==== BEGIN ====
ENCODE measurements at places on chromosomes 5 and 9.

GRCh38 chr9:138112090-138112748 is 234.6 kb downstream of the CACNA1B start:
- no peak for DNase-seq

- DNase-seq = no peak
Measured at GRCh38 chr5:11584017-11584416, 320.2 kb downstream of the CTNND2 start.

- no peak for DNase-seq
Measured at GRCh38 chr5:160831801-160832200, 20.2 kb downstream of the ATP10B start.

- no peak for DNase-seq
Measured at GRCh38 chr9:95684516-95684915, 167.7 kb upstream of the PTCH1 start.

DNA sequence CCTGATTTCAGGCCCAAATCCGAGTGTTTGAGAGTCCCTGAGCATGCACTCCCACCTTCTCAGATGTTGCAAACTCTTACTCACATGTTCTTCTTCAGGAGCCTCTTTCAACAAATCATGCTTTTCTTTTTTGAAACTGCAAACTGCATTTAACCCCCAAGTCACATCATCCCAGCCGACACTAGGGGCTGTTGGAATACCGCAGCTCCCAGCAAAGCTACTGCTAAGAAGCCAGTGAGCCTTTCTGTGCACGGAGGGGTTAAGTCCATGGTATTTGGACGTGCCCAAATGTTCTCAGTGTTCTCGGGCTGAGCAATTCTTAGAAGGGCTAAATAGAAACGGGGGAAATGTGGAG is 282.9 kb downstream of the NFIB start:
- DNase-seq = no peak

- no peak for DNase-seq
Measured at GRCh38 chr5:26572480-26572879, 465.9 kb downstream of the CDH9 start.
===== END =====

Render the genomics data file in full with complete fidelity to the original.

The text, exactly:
ENCODE measurements at places on chromosomes 5 and 9.

GRCh38 chr9:138112090-138112748 is 234.6 kb downstream of the CACNA1B start:
- no peak for DNase-seq

- DNase-seq = no peak
Measured at GRCh38 chr5:11584017-11584416, 320.2 kb downstream of the CTNND2 start.

- no peak for DNase-seq
Measured at GRCh38 chr5:160831801-160832200, 20.2 kb downstream of the ATP10B start.

- no peak for DNase-seq
Measured at GRCh38 chr9:95684516-95684915, 167.7 kb upstream of the PTCH1 start.

DNA sequence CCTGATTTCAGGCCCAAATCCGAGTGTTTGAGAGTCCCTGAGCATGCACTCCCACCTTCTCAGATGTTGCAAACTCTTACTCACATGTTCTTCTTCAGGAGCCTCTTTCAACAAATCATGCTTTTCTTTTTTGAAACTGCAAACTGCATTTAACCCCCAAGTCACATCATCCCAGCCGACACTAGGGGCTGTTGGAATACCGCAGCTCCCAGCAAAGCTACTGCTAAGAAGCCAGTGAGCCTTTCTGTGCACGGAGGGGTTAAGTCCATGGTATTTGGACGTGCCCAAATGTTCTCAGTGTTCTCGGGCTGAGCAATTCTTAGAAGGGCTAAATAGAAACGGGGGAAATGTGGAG is 282.9 kb downstream of the NFIB start:
- DNase-seq = no peak

- no peak for DNase-seq
Measured at GRCh38 chr5:26572480-26572879, 465.9 kb downstream of the CDH9 start.